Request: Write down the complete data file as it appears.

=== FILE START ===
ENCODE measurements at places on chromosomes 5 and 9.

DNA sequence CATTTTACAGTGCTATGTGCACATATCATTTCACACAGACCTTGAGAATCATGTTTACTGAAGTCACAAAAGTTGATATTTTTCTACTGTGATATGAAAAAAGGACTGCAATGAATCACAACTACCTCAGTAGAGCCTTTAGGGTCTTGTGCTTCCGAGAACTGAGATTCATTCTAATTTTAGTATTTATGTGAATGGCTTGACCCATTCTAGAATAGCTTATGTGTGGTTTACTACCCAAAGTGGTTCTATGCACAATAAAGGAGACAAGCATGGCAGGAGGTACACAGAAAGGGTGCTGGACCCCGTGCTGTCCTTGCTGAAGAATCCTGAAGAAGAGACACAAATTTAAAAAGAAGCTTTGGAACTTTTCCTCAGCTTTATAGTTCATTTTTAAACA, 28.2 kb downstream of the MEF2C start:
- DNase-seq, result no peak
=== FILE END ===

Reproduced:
ENCODE measurements at places on chromosomes 5 and 9.

DNA sequence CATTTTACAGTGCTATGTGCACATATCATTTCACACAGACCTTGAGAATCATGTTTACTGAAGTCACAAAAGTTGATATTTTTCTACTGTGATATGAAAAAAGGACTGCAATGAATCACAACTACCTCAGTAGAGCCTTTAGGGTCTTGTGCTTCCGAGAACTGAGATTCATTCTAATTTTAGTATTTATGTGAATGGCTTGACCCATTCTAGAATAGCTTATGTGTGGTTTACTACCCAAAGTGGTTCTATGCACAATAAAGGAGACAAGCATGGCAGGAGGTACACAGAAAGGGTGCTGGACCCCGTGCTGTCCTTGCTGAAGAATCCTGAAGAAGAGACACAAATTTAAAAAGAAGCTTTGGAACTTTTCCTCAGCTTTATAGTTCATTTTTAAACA, 28.2 kb downstream of the MEF2C start:
- DNase-seq, result no peak